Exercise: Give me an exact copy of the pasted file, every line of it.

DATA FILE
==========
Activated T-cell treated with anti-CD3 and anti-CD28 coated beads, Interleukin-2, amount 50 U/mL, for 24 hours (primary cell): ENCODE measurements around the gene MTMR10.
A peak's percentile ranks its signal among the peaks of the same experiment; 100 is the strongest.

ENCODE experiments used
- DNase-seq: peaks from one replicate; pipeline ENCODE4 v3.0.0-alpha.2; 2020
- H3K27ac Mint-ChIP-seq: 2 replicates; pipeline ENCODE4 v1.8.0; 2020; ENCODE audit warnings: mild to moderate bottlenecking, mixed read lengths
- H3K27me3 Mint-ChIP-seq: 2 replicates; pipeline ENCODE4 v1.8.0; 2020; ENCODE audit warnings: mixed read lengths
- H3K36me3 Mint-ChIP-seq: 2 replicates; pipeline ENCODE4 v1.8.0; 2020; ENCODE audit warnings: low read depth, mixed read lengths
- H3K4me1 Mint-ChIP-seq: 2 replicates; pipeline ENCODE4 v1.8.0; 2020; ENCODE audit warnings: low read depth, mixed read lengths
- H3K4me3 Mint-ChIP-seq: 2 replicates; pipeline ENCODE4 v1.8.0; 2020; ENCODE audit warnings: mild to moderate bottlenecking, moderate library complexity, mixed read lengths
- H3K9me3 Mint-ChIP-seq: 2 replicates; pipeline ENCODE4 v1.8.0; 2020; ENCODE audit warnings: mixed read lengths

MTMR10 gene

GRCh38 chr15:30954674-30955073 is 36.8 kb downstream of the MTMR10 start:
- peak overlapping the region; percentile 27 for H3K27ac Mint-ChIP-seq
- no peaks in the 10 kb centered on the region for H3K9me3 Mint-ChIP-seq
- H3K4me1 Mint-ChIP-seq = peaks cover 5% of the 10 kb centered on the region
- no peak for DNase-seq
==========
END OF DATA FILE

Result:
Activated T-cell treated with anti-CD3 and anti-CD28 coated beads, Interleukin-2, amount 50 U/mL, for 24 hours (primary cell): ENCODE measurements around the gene MTMR10.
A peak's percentile ranks its signal among the peaks of the same experiment; 100 is the strongest.

ENCODE experiments used
- DNase-seq: peaks from one replicate; pipeline ENCODE4 v3.0.0-alpha.2; 2020
- H3K27ac Mint-ChIP-seq: 2 replicates; pipeline ENCODE4 v1.8.0; 2020; ENCODE audit warnings: mild to moderate bottlenecking, mixed read lengths
- H3K27me3 Mint-ChIP-seq: 2 replicates; pipeline ENCODE4 v1.8.0; 2020; ENCODE audit warnings: mixed read lengths
- H3K36me3 Mint-ChIP-seq: 2 replicates; pipeline ENCODE4 v1.8.0; 2020; ENCODE audit warnings: low read depth, mixed read lengths
- H3K4me1 Mint-ChIP-seq: 2 replicates; pipeline ENCODE4 v1.8.0; 2020; ENCODE audit warnings: low read depth, mixed read lengths
- H3K4me3 Mint-ChIP-seq: 2 replicates; pipeline ENCODE4 v1.8.0; 2020; ENCODE audit warnings: mild to moderate bottlenecking, moderate library complexity, mixed read lengths
- H3K9me3 Mint-ChIP-seq: 2 replicates; pipeline ENCODE4 v1.8.0; 2020; ENCODE audit warnings: mixed read lengths

MTMR10 gene

GRCh38 chr15:30954674-30955073 is 36.8 kb downstream of the MTMR10 start:
- peak overlapping the region; percentile 27 for H3K27ac Mint-ChIP-seq
- no peaks in the 10 kb centered on the region for H3K9me3 Mint-ChIP-seq
- H3K4me1 Mint-ChIP-seq = peaks cover 5% of the 10 kb centered on the region
- no peak for DNase-seq